The Powers and the Victims
I note something telling and pervasive in the latest anti-TCC assault by Tiverton Democrat stone-thrower Richard Joslin (currently online only; we’ll see tonight whether it gets into the Sakonnet Times):
I know TCC supporters who are elderly, on fixed income and live mostly in North Tiverton. I am not upset about these people. I know they struggle with paying taxes. I think the TCC leadership uses these people and incites them with economic fear. I think these taxpayers deserve assistance.
I believe that the TCC in part is fighting for a large number of older wealthy adults without kids who bought very expensive retirement property here during the real estate boom of 2002-2007. Stuck now with houses whose value has plummeted, they are just looking out for their pocketbooks. Holding onto their wallets trumps any care for the future of education here.
Isn’t that always the storyline from the Left? The ideas are presumed to be in the service of affluent greed, and those without the bank accounts who sympathize are mere pawns. Couldn’t it be that the “root cause” of that right-wing evil can’t be so simply drawn? One hesitates to point out something as obvious as the fact that those on fixed incomes have, if anything, more reason to “hold onto their wallets,” but, well.
In his ideological determination, Mr. Joslin misses a blindspot that leaves him vulnerable to the charge of allowing union benefits to trump local education:
TCC says it wants budget cuts. Tiverton schools have already cut programs in sports, advanced placement, language, music, art and more. So, TCC, cut what else? Oust the teachers’ union? As a 12-year resident and taxpayer I demand that we all make the TCC more transparent. They are arrogant; as newcomers they tell us that we have been incompetent and they know best. They point fingers at respected officials.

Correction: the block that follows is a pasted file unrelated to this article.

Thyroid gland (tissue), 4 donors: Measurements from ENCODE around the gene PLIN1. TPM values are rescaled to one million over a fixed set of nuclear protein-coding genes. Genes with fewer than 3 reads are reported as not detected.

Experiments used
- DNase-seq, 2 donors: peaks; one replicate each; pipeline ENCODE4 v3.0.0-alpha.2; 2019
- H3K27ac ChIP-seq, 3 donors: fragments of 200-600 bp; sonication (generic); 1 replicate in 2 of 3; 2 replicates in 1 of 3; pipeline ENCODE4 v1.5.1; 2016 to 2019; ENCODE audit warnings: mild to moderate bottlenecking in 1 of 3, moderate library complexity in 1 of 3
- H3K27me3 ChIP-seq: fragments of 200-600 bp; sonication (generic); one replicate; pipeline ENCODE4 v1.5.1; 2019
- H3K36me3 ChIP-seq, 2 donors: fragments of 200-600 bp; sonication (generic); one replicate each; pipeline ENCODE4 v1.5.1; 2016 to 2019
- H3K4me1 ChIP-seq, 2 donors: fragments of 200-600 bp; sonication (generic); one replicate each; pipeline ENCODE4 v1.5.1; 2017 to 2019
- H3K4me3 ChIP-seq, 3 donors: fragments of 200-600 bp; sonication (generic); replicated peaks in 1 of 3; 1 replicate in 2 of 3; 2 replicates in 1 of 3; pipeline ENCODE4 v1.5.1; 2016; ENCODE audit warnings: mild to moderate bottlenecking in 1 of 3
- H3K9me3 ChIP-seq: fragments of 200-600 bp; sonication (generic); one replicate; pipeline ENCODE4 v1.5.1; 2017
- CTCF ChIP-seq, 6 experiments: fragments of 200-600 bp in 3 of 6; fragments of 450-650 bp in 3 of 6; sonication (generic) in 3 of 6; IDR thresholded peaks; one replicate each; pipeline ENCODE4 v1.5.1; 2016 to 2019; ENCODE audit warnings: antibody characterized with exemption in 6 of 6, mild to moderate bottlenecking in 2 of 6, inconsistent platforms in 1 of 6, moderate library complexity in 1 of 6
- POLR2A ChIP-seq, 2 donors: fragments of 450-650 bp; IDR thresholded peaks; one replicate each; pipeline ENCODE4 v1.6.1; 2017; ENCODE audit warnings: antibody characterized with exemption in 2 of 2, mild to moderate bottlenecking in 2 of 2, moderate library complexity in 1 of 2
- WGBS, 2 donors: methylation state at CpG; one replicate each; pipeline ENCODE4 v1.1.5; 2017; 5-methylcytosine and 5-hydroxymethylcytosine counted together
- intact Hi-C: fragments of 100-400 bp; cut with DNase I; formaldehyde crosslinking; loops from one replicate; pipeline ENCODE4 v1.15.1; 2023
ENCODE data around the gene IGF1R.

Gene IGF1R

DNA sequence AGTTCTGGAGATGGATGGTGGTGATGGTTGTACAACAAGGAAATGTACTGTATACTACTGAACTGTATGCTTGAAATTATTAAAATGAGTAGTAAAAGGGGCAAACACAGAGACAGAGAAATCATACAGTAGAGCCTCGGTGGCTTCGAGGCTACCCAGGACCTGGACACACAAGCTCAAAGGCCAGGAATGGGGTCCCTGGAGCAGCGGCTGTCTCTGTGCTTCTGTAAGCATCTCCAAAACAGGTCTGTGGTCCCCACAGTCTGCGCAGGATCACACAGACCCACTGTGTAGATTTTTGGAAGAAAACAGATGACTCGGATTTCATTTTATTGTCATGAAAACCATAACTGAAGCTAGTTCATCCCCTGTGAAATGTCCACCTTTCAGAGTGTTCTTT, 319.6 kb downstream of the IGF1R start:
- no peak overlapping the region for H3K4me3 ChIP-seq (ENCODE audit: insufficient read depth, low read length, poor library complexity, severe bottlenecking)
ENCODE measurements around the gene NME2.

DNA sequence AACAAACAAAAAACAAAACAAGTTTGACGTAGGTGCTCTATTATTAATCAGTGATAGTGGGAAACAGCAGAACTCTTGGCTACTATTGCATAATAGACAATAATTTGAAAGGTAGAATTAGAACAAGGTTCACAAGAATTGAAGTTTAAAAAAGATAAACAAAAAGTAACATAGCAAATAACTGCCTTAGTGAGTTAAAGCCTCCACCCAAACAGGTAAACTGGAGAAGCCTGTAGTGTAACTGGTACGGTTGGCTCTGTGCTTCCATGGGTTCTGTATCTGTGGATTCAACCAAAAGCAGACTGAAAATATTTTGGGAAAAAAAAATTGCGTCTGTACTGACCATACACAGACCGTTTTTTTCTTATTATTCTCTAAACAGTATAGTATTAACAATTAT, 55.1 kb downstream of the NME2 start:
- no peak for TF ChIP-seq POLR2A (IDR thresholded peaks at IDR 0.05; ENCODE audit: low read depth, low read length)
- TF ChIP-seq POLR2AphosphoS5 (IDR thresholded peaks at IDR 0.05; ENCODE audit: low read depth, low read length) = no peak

I haven’t polled my peers, but I suspect that there’d be a softening of their wallet-grips if the argument weren’t that programs have been cut and teachers need more money, but that teachers’ compensation had been cut and the programs required more funding. Be that as it may, it’s a curiosity, indeed, that those who argue so vehemently for the future of education seem incapable of articulating the thought that, in tight financial times, all increases ought to go to programs, rather than teachers (who make more individually, by the by, than whole households up here in the North).
Count me among those inclined to withhold further contributions from the obligatory charity of public education if the dollars are to be snatched from the table for the enrichment of adults, rather than for the restoration of programs that might allow me to return my children to public education without feeling irresponsible as a parent.